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Biochim Biophys Acta. 2009 Nov;1793(11):1656-68. doi: 10.1016/j.bbamcr.2009.08.011. Epub 2009 Sep 11.

Induction of glioma apoptosis by microglia-secreted molecules: The role of nitric oxide and cathepsin B.

Author information

1
Department of Physiology and Biophysics, and Center for Advanced Medical Education by BK21 Project, Inha University, College of Medicine, Nam-Ku, Incheon 402-751, Korea.

Abstract

Microglia contributes significantly to brain tumor mass, particularly in astrocytic gliomas. Here, we examine the cytotoxic effects of soluble components secreted from microglia culture on glioma cells. Microglia conditioned culture medium (MCM) actively stimulated apoptotic death of glioma cells, and the effects of MCM prepared from LPS- or IFN-gamma-activated microglia were more pronounced. The cytotoxic effects were glioma-specific in that primary cultured rat astrocytes were not affected by MCM. A donor of peroxynitrite induced glioma-specific cell death. In addition, NO synthase inhibitor suppressed glioma cell death induced by activated MCM, indicating that NO is one of the key molecules responsible for glioma cytotoxicity mediated by activated MCM. However, since unstimulated resting microglia produces low or very limited level of NO, MCM may contain other critical molecule(s) that induce glioma apoptosis. To identify the proteins secreted in MCM, proteomic analysis was performed on control or activated medium. Among over 200 protein spots detected by Coomassie blue staining, we identified 26 constitutive and 28 LPS- or IFN-gamma-regulated MCM proteins. Several cathepsin proteases were markedly expressed, which were reduced upon activation. In particular, suppression of cathepsin B by the chemical inhibitors significantly reversed MCM-induced glioma cell death, implying a critical role of this protease in cytotoxicity. Our findings provide evidence on the functional implications of specific microglial-secreted proteins in glioma cytotoxicity, as well as a basis to develop a proteomic databank of both basal and activation-related proteins in microglia.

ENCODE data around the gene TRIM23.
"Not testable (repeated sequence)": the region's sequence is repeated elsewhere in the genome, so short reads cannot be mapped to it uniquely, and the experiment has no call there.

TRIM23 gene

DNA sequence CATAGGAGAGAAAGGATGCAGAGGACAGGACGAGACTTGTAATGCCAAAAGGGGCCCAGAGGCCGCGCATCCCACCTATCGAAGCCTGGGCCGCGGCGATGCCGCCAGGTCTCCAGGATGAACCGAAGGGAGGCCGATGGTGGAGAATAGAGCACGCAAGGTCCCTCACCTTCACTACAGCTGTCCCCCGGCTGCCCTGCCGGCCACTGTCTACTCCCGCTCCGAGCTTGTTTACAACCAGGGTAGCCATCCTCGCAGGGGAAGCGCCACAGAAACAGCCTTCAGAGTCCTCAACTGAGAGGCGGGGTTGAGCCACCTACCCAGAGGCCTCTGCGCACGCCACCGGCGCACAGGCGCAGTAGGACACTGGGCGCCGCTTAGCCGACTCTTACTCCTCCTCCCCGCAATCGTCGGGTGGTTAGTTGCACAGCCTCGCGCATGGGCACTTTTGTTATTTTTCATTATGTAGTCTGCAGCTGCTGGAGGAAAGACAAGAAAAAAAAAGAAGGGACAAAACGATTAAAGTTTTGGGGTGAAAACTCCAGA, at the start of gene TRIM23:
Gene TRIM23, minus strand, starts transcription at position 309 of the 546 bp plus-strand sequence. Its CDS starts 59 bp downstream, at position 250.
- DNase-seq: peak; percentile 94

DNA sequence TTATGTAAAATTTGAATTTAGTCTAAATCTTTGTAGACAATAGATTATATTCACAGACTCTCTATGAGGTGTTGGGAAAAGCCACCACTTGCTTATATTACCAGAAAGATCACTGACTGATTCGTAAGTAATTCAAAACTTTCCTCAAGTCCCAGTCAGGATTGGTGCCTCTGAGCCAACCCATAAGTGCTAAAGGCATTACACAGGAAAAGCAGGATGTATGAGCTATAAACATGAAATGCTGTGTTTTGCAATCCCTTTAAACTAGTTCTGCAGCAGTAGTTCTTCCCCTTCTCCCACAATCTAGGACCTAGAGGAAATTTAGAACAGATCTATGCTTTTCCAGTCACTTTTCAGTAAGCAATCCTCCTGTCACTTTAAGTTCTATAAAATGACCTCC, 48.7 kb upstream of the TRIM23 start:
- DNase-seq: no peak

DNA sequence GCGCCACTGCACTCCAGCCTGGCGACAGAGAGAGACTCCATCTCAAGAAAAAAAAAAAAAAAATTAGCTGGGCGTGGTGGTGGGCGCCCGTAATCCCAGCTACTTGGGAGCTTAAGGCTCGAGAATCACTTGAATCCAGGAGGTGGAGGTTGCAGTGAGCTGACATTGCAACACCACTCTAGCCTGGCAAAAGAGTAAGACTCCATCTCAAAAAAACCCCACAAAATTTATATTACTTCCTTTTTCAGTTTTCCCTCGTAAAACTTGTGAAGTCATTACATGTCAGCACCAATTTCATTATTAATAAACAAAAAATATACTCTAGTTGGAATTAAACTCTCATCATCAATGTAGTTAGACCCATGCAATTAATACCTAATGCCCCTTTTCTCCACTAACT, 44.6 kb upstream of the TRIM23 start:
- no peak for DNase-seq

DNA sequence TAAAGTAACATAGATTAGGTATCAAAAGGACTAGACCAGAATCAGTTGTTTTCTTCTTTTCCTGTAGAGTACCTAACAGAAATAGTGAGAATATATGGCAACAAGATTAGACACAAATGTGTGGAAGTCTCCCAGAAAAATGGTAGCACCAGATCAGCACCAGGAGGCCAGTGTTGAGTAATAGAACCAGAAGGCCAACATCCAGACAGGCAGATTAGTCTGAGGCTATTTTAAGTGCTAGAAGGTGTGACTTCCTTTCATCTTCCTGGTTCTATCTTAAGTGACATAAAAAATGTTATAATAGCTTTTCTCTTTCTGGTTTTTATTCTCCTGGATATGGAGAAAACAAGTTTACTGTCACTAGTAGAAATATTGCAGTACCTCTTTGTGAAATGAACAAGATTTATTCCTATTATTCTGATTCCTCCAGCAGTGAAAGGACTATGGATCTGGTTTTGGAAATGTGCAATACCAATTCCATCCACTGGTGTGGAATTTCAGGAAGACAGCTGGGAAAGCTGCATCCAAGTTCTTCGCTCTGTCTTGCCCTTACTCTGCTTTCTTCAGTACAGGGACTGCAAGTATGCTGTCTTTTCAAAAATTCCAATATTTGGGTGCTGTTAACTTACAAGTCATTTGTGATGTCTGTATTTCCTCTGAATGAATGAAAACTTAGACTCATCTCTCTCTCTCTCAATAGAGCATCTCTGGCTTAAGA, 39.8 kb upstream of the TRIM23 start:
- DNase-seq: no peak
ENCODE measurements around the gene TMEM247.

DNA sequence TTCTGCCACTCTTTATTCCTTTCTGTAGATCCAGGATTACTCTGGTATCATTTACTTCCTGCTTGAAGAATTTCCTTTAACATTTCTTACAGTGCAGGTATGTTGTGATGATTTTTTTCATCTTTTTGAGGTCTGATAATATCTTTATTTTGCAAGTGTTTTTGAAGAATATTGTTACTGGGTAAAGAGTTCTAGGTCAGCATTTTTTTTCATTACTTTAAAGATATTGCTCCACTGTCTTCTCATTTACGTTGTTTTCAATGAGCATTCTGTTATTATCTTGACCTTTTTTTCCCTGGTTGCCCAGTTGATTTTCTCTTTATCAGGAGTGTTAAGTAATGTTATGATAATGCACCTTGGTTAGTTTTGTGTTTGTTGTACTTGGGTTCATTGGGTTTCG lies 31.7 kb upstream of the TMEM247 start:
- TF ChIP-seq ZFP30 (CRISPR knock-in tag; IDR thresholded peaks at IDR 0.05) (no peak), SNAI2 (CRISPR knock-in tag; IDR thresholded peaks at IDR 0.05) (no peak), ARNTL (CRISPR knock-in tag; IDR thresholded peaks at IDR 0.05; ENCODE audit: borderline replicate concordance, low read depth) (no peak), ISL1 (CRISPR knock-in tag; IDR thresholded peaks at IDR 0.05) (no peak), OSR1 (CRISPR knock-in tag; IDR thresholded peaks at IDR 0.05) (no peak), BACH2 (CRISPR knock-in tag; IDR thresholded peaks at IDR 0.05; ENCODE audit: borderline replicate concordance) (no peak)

PMID:
19748528
DOI:
10.1016/j.bbamcr.2009.08.011
[Indexed for MEDLINE]
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